The start of the International Manufacturing Technology Show (IMTS) in Chicago is only days away. Attendees who plan to be at McCormick Place anytime between Sept. 8 and 13 are finalizing lists of which exhibitors, conferences, and events they need to see.
In a trade show that takes up all four buildings of McCormick Place, it's easy to overlook opportunities to learn about new technologies, equipment, and capabilities that can make a difference in the productivity and profitability of machine shops.
One area that should be of interest to every shop owner, however, no matter the size of the company, is automation. There will be plenty of displays at IMTS that feature automated equipment, ranging from robotic arms to elaborate work cells. Putting these on must-see lists could expedite the return on investment shop owners put into time away from office.
This year's IMTS will feature the second appearance of Industrial Automation North America as well as the inaugural Motion, Drive & Automation (MDA) North America, co-located shows in the East Hall of McCormick Place that feature exhibitors specializing in all aspects of manufacturing automation. The automation systems, components, and technologies that these exhibitors will display hold the potential for shop owners to improve the quality of their work, increase the amount of business they can take on, and wring as much profit as possible from operations.
Concurrent with the shows will be conference sessions, many of which are free, providing additional insight into key issues that affect automation. Among these are advances in plant-wide communication and control systems, using 3D machine vision for robot guidance, Ethernet and cyber-security, and techniques for integrating robotic controls into machine controllers.
For a long time, many machine shops viewed automation as a costly investment that was unnecessary or unaffordable. It was regarded as an investment for big companies. But as exhibitors at Industrial Automation and MDA will explain, a number of automated systems are affordable, justifiable for all types of operations, and promise fast returns on investment - usually in less than a year.
A six-axis robotic arm from Universal Robots.
One notable trend that will be evident in the East Hall is the availability of low-cost production robots that don't require safety barriers, complex programming, technical experts or costly machine integration. Some of these robots can, in fact, be easily moved around a plant floor and "reassigned" to different machines as the need arises. They can also be operated alongside humans on the production line.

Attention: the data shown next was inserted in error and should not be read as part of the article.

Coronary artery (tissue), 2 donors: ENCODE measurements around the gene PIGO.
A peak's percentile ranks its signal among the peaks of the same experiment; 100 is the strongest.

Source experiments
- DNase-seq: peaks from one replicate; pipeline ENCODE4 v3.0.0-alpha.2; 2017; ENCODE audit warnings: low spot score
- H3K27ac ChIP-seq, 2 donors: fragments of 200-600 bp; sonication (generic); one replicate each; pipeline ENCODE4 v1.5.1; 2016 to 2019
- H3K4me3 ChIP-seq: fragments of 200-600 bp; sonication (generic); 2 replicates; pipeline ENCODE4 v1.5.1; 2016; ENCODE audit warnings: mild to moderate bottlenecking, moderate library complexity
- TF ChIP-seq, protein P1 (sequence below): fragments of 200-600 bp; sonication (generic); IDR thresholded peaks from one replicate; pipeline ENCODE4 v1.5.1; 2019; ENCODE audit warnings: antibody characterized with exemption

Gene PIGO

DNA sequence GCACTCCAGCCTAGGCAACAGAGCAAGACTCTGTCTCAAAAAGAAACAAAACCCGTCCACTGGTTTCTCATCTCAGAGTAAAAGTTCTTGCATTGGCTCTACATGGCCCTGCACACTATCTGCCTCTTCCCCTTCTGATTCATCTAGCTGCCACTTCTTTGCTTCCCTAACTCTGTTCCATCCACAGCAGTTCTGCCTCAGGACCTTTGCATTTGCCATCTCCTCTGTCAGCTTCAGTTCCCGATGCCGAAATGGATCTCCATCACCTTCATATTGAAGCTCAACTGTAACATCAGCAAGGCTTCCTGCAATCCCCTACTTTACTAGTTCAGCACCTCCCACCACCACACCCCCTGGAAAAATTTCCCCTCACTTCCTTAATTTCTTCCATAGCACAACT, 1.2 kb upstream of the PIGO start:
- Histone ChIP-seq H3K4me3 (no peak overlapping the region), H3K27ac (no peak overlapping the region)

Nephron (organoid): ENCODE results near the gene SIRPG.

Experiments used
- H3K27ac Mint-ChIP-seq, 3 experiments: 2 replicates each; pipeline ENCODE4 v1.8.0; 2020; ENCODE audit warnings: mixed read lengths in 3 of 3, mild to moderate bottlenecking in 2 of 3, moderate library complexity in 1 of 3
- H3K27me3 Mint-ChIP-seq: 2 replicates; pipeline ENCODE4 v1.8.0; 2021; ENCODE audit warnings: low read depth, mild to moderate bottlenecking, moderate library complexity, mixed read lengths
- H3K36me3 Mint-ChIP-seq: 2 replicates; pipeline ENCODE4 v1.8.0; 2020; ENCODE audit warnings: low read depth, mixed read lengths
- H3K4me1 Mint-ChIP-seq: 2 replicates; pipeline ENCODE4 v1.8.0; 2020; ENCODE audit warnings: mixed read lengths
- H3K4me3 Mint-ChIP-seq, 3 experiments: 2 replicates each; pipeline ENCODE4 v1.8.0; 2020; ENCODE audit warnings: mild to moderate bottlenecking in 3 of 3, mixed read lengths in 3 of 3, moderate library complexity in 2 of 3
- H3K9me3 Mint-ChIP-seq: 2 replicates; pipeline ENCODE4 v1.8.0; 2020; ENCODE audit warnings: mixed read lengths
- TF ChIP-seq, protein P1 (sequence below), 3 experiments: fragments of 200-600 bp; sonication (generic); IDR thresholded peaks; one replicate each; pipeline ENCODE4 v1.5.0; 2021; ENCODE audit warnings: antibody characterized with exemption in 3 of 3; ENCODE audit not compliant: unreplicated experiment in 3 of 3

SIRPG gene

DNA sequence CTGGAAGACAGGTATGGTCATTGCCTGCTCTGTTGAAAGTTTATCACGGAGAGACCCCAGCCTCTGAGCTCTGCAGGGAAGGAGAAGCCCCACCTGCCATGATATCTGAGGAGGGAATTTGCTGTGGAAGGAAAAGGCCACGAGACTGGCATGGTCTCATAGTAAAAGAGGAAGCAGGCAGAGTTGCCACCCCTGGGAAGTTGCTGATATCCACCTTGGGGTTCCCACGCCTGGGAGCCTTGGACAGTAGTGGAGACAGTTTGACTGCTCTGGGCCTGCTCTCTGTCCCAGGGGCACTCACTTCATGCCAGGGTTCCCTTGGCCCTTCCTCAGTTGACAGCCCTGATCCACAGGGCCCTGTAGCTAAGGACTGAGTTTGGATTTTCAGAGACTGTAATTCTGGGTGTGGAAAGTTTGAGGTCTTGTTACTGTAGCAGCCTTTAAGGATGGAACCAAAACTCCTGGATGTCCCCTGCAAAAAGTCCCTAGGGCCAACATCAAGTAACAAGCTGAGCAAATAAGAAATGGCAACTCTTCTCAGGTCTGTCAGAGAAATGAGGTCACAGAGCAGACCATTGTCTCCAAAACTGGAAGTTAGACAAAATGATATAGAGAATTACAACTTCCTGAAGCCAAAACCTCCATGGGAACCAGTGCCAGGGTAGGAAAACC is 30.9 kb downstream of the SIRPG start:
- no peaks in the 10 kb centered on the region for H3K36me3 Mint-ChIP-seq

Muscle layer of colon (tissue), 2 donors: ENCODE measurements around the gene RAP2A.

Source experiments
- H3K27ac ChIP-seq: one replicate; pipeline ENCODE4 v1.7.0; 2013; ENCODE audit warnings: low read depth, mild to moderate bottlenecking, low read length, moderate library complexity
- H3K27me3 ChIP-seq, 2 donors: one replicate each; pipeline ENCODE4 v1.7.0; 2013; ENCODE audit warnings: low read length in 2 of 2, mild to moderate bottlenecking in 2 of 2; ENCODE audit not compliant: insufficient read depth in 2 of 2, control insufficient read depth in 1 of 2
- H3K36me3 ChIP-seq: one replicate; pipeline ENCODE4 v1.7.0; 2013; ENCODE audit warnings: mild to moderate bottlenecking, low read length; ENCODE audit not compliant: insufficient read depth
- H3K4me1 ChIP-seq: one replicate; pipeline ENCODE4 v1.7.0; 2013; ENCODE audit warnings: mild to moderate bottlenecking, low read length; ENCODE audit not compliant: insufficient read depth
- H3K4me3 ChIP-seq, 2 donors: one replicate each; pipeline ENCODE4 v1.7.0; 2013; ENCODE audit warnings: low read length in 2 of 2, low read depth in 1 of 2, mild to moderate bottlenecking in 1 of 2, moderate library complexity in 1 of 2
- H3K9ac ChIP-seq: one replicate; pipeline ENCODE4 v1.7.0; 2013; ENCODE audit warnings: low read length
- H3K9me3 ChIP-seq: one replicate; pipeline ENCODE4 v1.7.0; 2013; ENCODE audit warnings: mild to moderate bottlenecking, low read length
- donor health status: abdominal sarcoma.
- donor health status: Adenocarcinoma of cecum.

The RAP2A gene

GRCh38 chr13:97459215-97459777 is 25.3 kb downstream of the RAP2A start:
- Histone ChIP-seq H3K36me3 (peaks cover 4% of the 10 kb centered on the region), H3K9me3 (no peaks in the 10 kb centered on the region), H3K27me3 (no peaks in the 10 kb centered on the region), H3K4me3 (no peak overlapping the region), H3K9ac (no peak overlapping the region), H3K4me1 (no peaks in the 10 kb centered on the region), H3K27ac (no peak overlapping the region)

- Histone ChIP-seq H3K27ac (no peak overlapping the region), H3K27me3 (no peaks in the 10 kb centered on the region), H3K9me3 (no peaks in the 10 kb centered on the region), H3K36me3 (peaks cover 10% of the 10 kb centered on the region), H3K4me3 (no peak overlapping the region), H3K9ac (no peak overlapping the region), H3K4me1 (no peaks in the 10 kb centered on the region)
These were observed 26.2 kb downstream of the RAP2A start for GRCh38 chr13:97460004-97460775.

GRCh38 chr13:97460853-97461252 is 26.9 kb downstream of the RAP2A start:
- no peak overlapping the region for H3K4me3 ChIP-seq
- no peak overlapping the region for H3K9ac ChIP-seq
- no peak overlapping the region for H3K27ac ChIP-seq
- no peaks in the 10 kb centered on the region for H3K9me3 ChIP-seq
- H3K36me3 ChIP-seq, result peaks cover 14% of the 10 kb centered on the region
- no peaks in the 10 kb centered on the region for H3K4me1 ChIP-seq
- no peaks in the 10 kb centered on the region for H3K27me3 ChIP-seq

One example of this will be seen in robots from Universal Robots, a Danish company whose U.S. office is in East Setauket, N.Y. The company will display its UR5 and UR10 robotic arms in the East Hall, at Booth E-4841.
The six-axis robotic arms have a patented safety system that monitors movements, momentum, and power. Among other benefits, this allows the programming of safeguards that adjust how a robotic arm works when a change occurs in its immediate area. If a worker enters a work cell, for example, the robot detects this and automatically transitions to a slower mode of operation for safety. When the worker leaves, the robot adjusts accordingly and resumes full speed.
The UR5 and UR10 arms are also equipped with true absolute encoders, which allow them to achieve faster startup because they recognize their positions when they power up. Universal Robots says the absolute encoders differ from the incremental encoders found on most industrial robots, in that they are not battery operated. Since there are no batteries, the robot arms remain aware of their positions and do not need to be reinitialized as would happen when this power source runs out.
The UR5 has a load capacity of 11.3 lb, and the UR10 handles 22.6 lb. Both can be "intuitively programmed by non-technical users," the company says. The robots weigh as little as 40 lb each, have a reach of 51 in, and a repeatability of +/-0.004 in, which allows for the handling of microscopic parts. The arms reportedly go from box to operation in less than an hour, and, according to Universal Robots, pay for themselves in around six months.
See you at the show.
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